Moore was not alone in her writerly affinity with Pratt’s art. Pratt’s Wedding Dress graced the cover of Alice Munro’s 1990 short story collection Friend of My Youth. The late Diana Brebner won the CBC Literary Award for Poetry with a sonnet series titled “Eleven Paintings by Mary Pratt,” in which the glisten and gore of works such as Silver Fish on Crimson Foil seemed to stand in for the poet’s life-and-death struggle with cancer. I studied under Brebner in 1999, and had recently read her Pratt poems when I found myself designing an educational tour on writing from art at the National Gallery of Canada in Ottawa. One day, I stood in the Canadian galleries, transfixed by Pratt’s Red Currant Jelly. Not then much respecting domestic pursuits, I came near resenting the painting’s hold: Jars of jelly, so what? But that jelly pulsed with light. The foil beneath the jars crackled. And the red-tinted wax smeared on the plate seemed a bed where some essential component of the light had gone to rest. In Brebner’s poem of the same name, the red jelly and jars had become “like the evidence of murder, so hard to wash away.”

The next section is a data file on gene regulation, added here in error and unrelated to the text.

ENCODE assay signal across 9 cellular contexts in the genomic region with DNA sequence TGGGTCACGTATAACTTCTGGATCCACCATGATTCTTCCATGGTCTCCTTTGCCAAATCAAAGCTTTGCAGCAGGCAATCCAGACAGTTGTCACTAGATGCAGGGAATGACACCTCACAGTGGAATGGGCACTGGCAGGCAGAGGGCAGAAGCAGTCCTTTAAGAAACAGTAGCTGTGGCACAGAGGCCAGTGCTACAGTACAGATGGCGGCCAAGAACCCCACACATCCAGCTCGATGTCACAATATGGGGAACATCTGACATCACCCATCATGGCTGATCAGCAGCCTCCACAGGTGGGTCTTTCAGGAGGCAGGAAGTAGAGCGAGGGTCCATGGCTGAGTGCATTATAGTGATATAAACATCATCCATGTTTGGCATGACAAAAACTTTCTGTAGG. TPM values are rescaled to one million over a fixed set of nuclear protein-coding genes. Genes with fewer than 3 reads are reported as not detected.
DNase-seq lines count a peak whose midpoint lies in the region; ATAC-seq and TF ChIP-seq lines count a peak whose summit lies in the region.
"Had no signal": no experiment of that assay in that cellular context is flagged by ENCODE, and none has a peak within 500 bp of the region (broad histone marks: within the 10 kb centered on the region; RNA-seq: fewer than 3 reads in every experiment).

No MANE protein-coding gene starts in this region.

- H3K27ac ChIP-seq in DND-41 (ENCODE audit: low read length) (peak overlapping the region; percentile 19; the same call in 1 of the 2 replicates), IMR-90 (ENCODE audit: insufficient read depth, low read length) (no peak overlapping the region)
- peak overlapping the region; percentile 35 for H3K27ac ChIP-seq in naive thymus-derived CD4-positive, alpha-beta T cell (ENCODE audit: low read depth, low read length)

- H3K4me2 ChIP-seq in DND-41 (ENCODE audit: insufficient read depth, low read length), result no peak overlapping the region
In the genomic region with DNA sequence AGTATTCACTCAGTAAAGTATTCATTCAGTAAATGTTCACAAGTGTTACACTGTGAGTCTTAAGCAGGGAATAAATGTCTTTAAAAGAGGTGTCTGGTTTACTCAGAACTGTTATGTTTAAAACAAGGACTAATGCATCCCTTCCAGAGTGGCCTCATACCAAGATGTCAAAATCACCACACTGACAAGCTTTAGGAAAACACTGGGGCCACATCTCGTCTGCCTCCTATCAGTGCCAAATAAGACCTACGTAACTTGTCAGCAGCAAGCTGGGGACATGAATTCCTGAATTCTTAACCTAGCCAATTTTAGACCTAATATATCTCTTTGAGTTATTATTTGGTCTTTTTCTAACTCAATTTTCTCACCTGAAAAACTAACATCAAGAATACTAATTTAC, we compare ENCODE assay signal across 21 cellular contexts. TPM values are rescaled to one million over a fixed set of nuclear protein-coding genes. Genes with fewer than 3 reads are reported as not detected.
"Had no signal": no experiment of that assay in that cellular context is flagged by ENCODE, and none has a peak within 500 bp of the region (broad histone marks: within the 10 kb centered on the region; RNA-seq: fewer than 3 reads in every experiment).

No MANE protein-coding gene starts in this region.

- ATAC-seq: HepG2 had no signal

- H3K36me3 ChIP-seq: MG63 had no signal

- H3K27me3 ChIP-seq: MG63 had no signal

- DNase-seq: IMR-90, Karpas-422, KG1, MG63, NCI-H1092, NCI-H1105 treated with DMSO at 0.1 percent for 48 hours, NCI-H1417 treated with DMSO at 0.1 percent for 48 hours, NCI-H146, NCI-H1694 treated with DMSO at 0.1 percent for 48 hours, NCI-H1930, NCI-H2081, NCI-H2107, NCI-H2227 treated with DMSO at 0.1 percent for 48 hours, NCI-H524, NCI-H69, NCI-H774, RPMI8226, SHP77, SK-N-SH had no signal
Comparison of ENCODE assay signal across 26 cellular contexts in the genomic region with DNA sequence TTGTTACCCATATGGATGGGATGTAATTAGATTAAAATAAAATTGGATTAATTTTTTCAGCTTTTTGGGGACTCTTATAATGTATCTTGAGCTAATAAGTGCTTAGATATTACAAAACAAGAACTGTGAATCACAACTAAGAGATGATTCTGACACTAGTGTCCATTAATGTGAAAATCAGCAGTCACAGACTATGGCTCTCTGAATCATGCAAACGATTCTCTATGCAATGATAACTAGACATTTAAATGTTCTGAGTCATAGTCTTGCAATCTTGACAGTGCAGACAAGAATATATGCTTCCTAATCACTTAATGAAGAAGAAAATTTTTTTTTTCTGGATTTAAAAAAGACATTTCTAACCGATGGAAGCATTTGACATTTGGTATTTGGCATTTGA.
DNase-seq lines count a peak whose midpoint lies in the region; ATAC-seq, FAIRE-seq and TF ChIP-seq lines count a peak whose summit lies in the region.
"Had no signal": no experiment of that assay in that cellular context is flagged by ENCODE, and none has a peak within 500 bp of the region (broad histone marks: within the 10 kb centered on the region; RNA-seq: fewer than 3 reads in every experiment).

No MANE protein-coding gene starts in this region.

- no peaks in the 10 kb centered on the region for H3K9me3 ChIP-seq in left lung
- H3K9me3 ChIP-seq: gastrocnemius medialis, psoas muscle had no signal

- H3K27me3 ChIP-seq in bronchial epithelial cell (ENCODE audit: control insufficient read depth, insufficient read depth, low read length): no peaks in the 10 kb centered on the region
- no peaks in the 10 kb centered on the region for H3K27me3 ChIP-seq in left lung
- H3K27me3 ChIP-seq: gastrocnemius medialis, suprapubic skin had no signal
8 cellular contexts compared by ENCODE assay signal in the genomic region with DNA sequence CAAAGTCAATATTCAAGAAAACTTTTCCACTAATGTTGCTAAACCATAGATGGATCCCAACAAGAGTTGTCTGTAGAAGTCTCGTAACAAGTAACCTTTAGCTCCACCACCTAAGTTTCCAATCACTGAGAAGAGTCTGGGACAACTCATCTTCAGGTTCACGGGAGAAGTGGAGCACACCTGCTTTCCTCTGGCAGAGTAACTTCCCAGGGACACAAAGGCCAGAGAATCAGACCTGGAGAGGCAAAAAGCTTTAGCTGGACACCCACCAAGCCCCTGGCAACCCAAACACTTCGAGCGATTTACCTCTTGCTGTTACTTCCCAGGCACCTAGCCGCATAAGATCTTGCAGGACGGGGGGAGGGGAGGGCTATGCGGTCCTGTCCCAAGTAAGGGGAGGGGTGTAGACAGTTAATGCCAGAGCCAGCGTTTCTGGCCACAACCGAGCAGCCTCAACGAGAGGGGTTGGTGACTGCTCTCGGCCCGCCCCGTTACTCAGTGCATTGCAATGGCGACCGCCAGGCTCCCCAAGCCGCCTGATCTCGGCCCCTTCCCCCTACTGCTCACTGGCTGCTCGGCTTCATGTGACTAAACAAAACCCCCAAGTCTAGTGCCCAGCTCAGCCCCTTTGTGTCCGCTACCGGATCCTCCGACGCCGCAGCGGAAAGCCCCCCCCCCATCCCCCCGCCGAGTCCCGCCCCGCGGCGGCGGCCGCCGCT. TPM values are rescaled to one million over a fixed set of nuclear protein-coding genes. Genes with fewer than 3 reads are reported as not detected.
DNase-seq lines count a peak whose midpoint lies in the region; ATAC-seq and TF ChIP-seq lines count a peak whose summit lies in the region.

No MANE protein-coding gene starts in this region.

The art critic Tom Smart has written that the solidity in Pratt’s paintings—the sense that one could reach out and touch the cool glass, or the chicken’s plucked skin—is paradoxically the result of “her intention to describe the intangible, numinous quality of light.” I was new to Pratt and her relationship with light, but there was no doubting its power: I included that painting in my tour. Years later, in 2015, Red Currant Jelly was featured in the NGC’s first “Masterpiece in Focus” exhibition. For a recorded interview, Pratt told curator Jonathan Shaughnessy that the painting was her first attempt at red: “I found it a very difficult colour, because it has to do so much. It isn’t just a colour, you know. It’s an emotion, and it had to be clear. Now how do you make a clear red? How do you make a red that looks as if you can look through it?”